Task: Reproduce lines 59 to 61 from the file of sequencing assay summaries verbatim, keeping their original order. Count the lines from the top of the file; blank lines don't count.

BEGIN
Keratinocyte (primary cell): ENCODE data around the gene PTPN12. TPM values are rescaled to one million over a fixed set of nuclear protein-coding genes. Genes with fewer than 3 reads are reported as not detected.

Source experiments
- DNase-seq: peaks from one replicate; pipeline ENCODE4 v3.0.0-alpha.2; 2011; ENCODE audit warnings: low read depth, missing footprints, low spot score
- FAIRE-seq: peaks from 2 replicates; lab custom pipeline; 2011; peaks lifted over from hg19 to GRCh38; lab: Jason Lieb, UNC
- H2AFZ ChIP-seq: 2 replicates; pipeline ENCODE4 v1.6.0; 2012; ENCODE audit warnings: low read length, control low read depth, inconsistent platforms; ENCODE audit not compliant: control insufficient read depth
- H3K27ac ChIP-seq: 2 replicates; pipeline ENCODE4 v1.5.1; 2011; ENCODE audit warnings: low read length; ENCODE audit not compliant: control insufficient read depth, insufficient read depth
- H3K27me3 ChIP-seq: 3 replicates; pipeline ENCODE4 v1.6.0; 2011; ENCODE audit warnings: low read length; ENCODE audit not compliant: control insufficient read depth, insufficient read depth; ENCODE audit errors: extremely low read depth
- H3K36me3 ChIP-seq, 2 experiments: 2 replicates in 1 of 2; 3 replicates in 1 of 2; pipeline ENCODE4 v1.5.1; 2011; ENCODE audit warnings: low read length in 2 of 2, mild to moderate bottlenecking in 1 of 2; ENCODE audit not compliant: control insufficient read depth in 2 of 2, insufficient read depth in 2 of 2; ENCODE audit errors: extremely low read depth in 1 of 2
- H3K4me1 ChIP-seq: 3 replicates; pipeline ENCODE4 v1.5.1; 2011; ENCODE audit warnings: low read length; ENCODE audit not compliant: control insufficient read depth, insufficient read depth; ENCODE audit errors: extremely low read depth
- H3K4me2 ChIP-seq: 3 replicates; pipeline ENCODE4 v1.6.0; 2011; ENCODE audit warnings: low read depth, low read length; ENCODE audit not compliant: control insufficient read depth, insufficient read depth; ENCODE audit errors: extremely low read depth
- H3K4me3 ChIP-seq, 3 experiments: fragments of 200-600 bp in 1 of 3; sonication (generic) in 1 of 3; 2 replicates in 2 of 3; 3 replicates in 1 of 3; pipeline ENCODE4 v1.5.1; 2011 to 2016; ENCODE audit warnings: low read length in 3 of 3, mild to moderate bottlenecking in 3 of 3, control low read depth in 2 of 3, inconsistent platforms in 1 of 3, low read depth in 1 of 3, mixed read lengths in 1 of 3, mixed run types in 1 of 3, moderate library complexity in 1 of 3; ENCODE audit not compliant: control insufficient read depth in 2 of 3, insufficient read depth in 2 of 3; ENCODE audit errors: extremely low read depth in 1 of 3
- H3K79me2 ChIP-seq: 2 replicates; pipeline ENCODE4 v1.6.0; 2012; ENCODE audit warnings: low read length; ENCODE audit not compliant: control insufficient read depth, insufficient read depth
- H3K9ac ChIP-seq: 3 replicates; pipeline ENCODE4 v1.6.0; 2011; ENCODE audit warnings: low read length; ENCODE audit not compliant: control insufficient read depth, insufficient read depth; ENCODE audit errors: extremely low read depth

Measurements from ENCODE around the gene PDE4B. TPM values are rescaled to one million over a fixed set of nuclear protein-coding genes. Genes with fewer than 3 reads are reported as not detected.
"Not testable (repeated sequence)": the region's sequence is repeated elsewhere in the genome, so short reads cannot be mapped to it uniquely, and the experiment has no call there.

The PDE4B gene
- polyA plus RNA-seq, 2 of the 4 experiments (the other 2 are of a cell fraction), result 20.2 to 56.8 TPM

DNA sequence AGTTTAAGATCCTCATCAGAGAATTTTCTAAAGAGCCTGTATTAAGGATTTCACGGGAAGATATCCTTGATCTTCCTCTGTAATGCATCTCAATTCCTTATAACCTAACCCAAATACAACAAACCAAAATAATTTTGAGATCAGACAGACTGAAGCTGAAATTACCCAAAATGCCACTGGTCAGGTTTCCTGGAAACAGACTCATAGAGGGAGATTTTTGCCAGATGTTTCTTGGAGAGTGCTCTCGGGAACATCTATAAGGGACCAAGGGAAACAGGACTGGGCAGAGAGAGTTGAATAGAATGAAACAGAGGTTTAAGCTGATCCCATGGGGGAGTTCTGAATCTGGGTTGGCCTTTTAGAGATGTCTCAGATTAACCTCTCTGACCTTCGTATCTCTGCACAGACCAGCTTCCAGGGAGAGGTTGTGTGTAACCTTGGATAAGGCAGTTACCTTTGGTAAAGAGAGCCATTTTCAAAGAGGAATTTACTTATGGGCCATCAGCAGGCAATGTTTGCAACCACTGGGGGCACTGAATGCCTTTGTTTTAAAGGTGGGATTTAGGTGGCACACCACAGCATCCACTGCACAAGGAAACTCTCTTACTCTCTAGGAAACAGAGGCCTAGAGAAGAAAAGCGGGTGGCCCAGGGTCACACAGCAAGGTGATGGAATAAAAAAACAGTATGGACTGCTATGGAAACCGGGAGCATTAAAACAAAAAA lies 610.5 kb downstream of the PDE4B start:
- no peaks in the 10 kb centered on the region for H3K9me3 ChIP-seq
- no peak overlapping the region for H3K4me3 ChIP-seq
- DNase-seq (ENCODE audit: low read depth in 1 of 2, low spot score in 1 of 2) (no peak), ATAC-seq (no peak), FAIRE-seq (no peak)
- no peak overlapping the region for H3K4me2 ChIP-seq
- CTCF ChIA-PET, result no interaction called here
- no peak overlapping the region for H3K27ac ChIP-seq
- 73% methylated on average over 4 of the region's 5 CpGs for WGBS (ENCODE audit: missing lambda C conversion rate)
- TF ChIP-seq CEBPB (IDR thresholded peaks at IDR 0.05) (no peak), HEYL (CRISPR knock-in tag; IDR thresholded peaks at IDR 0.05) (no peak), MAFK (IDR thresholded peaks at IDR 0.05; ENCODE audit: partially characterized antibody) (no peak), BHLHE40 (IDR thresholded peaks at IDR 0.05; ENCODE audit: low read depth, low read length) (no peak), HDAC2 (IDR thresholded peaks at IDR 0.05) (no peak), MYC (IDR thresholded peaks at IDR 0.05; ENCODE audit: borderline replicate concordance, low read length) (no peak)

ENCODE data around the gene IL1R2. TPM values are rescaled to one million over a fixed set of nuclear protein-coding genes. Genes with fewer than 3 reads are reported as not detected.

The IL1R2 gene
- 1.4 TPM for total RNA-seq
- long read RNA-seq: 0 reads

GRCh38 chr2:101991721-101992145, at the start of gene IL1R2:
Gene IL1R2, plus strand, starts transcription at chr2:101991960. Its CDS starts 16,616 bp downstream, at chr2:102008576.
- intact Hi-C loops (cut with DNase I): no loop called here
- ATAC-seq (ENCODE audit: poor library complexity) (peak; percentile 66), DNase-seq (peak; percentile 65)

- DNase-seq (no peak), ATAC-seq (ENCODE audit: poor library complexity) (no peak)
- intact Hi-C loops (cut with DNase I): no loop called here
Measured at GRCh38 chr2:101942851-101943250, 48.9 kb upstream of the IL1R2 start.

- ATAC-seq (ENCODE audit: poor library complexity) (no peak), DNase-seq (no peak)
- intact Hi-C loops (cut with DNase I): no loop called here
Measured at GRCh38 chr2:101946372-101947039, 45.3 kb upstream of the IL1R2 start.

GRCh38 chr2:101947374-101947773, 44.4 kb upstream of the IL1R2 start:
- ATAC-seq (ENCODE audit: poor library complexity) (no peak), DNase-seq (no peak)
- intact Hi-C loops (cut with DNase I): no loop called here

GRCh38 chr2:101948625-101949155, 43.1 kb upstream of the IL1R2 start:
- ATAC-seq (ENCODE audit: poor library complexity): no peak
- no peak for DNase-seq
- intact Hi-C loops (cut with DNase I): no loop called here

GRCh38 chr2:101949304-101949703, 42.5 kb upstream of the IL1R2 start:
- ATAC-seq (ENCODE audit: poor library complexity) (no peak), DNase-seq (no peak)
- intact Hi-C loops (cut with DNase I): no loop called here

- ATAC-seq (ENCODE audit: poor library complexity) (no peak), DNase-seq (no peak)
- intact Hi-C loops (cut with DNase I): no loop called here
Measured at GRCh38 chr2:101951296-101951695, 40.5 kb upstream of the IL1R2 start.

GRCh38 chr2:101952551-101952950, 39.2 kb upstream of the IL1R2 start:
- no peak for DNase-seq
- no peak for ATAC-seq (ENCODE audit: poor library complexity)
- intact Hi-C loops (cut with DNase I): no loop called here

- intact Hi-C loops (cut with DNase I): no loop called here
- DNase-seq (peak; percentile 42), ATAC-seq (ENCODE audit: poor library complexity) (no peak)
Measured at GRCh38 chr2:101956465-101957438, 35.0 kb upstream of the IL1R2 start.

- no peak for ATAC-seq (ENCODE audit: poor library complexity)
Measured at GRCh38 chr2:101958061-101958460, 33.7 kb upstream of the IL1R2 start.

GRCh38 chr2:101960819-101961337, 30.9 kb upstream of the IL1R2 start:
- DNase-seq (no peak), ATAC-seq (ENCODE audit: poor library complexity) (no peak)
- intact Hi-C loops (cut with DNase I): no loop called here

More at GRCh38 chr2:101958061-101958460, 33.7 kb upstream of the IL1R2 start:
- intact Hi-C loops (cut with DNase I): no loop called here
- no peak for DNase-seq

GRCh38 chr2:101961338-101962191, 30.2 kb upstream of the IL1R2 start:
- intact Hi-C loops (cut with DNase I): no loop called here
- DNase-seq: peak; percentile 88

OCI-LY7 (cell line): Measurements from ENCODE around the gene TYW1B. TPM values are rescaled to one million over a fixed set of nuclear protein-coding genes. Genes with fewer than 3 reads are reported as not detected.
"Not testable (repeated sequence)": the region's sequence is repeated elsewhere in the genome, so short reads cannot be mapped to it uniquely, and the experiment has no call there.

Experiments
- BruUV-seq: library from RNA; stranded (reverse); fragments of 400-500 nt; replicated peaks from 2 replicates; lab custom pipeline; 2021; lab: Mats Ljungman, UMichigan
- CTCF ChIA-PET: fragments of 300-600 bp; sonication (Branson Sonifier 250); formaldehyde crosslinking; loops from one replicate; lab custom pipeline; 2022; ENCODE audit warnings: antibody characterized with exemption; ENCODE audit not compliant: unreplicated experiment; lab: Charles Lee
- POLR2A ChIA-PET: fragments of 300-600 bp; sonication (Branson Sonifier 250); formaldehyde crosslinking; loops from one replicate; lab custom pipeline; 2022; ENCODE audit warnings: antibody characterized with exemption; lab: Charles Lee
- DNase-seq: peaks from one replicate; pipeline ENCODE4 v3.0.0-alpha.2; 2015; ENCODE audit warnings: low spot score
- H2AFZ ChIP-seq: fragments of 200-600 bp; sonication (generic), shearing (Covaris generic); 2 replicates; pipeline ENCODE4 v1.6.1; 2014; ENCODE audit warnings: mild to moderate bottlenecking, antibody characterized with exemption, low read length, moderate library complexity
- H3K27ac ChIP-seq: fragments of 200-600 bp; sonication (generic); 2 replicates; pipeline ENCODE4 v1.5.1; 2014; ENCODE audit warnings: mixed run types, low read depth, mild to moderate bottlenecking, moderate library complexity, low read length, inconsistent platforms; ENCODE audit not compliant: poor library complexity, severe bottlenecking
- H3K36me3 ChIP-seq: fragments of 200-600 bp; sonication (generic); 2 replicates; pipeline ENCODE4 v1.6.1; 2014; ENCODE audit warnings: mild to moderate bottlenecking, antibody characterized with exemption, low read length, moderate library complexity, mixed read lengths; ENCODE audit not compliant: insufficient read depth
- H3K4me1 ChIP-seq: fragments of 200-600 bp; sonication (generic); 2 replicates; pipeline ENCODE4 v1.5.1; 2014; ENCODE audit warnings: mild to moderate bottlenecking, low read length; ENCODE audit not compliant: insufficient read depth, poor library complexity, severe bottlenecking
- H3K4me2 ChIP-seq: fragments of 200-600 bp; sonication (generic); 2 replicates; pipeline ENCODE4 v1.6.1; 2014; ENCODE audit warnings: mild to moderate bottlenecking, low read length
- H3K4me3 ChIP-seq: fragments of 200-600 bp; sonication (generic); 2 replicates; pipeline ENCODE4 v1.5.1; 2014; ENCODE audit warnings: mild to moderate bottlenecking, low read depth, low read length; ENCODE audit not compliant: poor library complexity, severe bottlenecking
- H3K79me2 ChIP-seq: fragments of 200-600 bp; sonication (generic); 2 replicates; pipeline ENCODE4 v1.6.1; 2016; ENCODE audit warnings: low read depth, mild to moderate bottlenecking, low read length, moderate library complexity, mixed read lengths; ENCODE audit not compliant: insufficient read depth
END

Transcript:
- DNase-seq (peak; percentile 42), ATAC-seq (ENCODE audit: poor library complexity) (no peak)
Measured at GRCh38 chr2:101956465-101957438, 35.0 kb upstream of the IL1R2 start.

- no peak for ATAC-seq (ENCODE audit: poor library complexity)